All countries were then instructed to implement an arms embargo against Liberia including the prevention of military assistance; the measures would not apply to resources destined for United Nations or humanitarian personnel. The import of rough diamonds from Liberia was prohibitied and a travel ban imposed on senior Liberian government officials, army officials and others providing aid to rebels in Sierra Leone; humanitarian and religious exceptions to the restrictions would be granted by a Committee of the Security Council established in the current resolution.[6] The Council decided that the sanctions would come into effect at 00:01 EST two months following the adoption of the current resolution unless Liberia had complied with Security Council demands. If there was no compliance, the arms embargo would be in effect for 14 months and the arms embargo and travel ban for 12 months, both of which were to be followed by a review. In this regard, the Secretary-General Kofi Annan was requested to submit his first report on 30 April 2001 and every six months thereafter on whether there had been progress on Liberian compliance with Security Council demands and other aspects of the situation in the country.

The Security Council authorised the establishment of a Committee to gather information on what measures states had taken to implement the restrictions, investigate violations and make recommendations to improve their effectiveness. The Liberian government and diamond exporting countries in West Africa were called upon to establish Certificate of Origin regimes. Countries were asked to combat the proliferation and trafficking of weapons in West Africa and to report within 30 days on the measures they had taken to implement the sanctions against Liberia.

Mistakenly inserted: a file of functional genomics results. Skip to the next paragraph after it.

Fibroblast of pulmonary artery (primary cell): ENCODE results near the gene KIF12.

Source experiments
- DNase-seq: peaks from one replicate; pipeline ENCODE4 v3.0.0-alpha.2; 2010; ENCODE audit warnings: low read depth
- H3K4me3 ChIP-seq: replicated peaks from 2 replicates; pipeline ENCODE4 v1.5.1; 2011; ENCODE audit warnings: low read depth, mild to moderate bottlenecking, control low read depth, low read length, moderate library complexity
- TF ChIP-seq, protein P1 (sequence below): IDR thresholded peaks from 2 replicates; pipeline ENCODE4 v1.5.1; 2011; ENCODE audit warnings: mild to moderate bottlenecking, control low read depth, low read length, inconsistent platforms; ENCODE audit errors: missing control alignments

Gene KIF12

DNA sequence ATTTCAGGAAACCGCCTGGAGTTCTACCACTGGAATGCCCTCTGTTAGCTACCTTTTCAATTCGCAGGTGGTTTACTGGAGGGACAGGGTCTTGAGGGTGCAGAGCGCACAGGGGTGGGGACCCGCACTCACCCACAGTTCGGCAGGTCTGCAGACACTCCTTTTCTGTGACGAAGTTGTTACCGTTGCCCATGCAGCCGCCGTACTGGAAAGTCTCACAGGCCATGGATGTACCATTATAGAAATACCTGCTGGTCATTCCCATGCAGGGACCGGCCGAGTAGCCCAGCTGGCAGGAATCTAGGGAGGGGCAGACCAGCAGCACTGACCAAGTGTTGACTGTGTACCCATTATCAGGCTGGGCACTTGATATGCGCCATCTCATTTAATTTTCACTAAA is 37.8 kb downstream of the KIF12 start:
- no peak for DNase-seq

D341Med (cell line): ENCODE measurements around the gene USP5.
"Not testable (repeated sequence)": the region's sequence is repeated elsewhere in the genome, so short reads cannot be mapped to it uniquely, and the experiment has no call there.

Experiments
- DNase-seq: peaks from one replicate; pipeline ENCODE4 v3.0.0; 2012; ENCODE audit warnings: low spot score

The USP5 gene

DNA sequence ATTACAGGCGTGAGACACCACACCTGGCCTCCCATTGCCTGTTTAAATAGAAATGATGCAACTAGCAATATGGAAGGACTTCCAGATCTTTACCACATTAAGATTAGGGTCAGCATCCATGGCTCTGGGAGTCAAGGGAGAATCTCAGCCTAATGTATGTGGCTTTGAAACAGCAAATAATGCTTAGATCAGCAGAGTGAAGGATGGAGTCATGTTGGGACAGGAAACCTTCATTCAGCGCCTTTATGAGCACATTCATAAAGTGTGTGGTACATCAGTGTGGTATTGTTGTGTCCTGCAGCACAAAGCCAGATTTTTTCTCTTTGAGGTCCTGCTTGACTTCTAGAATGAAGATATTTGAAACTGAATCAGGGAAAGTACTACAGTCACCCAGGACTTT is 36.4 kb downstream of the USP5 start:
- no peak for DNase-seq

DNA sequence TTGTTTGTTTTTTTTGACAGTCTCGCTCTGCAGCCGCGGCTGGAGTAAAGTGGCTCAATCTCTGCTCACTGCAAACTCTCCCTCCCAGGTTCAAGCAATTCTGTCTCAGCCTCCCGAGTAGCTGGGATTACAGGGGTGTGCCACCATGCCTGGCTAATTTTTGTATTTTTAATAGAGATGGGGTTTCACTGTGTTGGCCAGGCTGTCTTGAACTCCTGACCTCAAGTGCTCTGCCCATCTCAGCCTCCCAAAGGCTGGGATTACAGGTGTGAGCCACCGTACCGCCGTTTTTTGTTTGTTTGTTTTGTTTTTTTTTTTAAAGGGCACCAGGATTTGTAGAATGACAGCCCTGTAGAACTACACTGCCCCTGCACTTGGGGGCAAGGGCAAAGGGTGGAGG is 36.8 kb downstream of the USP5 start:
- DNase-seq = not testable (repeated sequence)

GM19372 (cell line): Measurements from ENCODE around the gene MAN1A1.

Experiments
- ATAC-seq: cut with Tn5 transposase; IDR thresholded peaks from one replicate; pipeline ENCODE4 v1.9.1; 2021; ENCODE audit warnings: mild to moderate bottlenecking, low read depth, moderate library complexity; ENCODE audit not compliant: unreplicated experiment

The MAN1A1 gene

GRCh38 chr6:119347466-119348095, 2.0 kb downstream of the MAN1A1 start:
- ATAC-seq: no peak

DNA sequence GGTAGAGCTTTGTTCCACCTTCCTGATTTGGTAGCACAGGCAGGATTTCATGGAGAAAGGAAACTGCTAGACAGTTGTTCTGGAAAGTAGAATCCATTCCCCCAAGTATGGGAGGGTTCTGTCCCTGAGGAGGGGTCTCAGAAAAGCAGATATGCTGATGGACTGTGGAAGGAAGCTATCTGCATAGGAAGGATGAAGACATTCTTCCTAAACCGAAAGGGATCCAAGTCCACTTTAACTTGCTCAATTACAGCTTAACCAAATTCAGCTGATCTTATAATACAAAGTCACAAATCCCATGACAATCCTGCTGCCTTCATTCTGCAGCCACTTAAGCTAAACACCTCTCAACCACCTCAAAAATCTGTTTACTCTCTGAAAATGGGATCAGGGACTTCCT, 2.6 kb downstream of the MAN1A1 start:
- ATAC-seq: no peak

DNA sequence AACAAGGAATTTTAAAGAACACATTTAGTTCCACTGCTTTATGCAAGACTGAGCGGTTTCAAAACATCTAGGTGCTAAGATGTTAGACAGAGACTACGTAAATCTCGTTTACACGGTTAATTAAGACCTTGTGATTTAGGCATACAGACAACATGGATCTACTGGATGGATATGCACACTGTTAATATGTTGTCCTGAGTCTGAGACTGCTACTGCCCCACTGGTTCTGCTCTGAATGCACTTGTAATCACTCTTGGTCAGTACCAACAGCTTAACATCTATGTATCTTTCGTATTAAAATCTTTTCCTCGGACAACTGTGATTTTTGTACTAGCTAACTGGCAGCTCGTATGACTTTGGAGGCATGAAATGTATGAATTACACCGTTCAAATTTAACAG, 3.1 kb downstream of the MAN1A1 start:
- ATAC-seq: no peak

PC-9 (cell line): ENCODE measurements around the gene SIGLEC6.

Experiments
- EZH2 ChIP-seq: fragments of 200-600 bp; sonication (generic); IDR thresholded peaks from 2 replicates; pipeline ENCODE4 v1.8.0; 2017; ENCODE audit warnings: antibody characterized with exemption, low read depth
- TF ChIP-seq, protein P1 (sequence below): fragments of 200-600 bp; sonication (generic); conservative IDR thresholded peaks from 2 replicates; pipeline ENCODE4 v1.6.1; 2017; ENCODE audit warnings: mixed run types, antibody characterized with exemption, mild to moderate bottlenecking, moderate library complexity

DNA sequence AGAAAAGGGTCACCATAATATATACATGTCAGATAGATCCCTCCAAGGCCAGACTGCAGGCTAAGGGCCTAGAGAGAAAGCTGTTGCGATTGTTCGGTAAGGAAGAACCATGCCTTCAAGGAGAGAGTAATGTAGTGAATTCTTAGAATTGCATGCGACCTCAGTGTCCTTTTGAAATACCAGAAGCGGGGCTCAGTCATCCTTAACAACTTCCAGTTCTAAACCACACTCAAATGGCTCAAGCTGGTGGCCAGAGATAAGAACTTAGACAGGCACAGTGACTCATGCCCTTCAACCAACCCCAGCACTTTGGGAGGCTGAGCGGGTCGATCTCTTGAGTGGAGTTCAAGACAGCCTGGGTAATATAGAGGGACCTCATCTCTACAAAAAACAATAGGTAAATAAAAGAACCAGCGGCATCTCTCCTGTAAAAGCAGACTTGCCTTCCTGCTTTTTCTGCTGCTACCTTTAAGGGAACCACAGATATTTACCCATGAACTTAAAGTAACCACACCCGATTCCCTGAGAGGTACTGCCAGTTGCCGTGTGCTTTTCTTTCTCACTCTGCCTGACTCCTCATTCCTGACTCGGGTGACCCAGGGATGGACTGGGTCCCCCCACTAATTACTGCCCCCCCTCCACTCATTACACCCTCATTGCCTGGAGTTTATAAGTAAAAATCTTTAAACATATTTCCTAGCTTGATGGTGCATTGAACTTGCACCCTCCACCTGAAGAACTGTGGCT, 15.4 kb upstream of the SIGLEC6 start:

The Secretary-General was requested to establish an expert panel for six months consisting of up to five members to investigate links between the exploitation of natural resources and the conflict in Sierra Leone and neighbouring countries and monitor the compliance of the Liberian government with Security Council demands. Any information the panel found, particularly regarding violations of the sanctions, would be brought to the concerned Member States' attention. All countries were urged to co-operate with the Committee and expert panel, with the Council decided to conduct a review of the sanctions within 60 days and every six months thereafter.

See also[edit]


  1. ^ "Security Council demands that Liberia immediately cease support Sierra Leone's RUF and other armed rebel groups". United Nations. 7 March 2001. 
  2. ^ Brzoska, Michael; Lopez, George A. (2009). Putting teeth in the tiger: improving the effectiveness of arms embargoes. Emerald Group Publishing. p. 107. ISBN 978-1-84855-202-9. 
  3. ^ "UN imposes sanctions on Liberia". BBC News. 4 May 2001. 
  4. ^ Fischer, Horst; McDonald, Avril; Dugard, John; Gasser, Hans-Peter; Greenwood, Christopher; Fenrick, William; Posse, Hortensia Gutierrez (2004). Yearbook of International Humanitarian Law:, Volume 4; Volume 2001. Cambridge University Press. p. 306. ISBN 978-90-6704-169-0. 
  5. ^ Crossette, Barbara (8 March 2001). "Behave or Face a Diamond Ban, Security Council Tells Liberians". The New York Times. 
  6. ^ Sillinger, Brett (2003). Sierra Leone: current issues and background. Nova Publishers. p. 46. ISBN 978-1-59033-662-5. 

External links[edit]